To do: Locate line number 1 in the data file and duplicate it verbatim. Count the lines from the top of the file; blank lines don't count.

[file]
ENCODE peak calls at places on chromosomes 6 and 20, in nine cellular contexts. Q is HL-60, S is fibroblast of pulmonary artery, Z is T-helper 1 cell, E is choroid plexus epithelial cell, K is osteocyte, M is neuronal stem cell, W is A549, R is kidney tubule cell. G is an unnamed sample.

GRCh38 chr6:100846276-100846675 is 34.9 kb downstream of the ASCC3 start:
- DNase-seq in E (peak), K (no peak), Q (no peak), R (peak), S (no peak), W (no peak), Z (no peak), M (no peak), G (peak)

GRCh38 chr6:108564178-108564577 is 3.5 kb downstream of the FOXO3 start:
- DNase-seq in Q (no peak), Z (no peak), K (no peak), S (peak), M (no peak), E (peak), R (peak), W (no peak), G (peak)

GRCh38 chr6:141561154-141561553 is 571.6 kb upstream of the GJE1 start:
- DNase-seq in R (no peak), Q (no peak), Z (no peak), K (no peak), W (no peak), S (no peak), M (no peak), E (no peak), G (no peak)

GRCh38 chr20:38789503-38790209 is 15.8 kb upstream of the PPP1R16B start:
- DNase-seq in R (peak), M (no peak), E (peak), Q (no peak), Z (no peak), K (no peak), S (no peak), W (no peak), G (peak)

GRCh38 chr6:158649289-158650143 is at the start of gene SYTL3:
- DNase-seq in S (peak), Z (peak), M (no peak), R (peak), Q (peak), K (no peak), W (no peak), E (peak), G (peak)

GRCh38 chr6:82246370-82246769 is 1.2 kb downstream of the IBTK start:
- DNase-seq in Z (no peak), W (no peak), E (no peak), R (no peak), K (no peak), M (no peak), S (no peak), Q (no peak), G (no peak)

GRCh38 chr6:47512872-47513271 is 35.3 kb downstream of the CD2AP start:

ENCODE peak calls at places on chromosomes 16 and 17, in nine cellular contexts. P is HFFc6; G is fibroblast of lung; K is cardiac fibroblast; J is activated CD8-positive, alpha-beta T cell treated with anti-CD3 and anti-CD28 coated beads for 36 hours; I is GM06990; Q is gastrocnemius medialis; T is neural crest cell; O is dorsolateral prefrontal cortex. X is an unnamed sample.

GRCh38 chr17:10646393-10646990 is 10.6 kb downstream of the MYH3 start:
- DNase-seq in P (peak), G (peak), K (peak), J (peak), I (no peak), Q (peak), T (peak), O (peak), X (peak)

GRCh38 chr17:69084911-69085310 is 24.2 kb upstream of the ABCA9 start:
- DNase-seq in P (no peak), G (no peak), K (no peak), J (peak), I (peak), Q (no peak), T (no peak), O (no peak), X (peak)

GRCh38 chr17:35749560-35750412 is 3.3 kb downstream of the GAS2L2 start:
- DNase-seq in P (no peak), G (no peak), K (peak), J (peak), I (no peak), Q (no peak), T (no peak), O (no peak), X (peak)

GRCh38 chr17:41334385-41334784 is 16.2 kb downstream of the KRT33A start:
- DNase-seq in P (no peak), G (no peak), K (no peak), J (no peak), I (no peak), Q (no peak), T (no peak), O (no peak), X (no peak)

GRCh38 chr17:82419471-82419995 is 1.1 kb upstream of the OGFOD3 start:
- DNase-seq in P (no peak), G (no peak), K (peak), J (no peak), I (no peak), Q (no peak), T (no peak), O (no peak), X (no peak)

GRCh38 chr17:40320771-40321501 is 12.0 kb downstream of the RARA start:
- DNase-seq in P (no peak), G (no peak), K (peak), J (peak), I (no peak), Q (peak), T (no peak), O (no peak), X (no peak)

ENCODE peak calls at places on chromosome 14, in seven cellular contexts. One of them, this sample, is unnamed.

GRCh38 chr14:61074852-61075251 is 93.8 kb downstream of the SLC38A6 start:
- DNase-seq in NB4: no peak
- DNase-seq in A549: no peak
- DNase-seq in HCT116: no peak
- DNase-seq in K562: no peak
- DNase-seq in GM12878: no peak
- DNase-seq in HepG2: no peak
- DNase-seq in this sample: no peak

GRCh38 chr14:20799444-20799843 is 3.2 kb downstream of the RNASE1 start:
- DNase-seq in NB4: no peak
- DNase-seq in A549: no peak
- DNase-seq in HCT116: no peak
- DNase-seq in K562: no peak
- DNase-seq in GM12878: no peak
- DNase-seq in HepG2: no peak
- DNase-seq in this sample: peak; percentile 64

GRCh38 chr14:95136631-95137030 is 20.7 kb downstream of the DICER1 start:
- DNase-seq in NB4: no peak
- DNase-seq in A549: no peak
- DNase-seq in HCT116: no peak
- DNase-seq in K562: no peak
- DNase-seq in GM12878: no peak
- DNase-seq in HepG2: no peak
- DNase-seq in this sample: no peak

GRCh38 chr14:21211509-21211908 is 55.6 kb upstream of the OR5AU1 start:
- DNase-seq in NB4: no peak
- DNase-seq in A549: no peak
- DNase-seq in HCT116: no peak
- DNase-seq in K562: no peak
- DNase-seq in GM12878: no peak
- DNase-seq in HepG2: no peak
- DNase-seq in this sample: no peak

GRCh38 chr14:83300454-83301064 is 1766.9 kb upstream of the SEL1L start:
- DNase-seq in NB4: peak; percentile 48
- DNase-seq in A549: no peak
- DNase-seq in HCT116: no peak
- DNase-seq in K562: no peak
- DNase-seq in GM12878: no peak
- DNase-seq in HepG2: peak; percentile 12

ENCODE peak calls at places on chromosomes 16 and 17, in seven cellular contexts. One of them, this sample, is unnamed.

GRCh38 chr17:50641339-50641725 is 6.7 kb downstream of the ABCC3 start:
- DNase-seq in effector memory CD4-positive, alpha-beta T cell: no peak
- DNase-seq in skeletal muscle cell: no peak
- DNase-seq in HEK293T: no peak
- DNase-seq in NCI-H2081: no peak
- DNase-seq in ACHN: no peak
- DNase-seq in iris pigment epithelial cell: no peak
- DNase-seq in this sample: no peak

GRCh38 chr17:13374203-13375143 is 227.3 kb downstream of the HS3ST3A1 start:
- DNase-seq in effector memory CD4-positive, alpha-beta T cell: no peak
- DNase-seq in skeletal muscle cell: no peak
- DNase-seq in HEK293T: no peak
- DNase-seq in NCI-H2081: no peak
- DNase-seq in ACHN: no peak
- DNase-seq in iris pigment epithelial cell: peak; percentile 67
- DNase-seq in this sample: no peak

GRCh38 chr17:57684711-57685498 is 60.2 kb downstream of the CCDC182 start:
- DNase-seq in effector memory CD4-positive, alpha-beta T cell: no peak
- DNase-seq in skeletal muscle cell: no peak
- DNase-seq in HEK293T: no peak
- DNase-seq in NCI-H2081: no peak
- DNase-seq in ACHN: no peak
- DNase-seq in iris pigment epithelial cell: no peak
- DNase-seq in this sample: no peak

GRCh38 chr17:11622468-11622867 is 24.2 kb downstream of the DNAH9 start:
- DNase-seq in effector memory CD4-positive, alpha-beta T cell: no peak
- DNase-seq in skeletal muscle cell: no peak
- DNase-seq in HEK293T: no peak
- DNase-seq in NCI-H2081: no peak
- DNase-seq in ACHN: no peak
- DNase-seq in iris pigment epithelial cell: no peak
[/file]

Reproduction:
ENCODE peak calls at places on chromosomes 6 and 20, in nine cellular contexts. Q is HL-60, S is fibroblast of pulmonary artery, Z is T-helper 1 cell, E is choroid plexus epithelial cell, K is osteocyte, M is neuronal stem cell, W is A549, R is kidney tubule cell. G is an unnamed sample.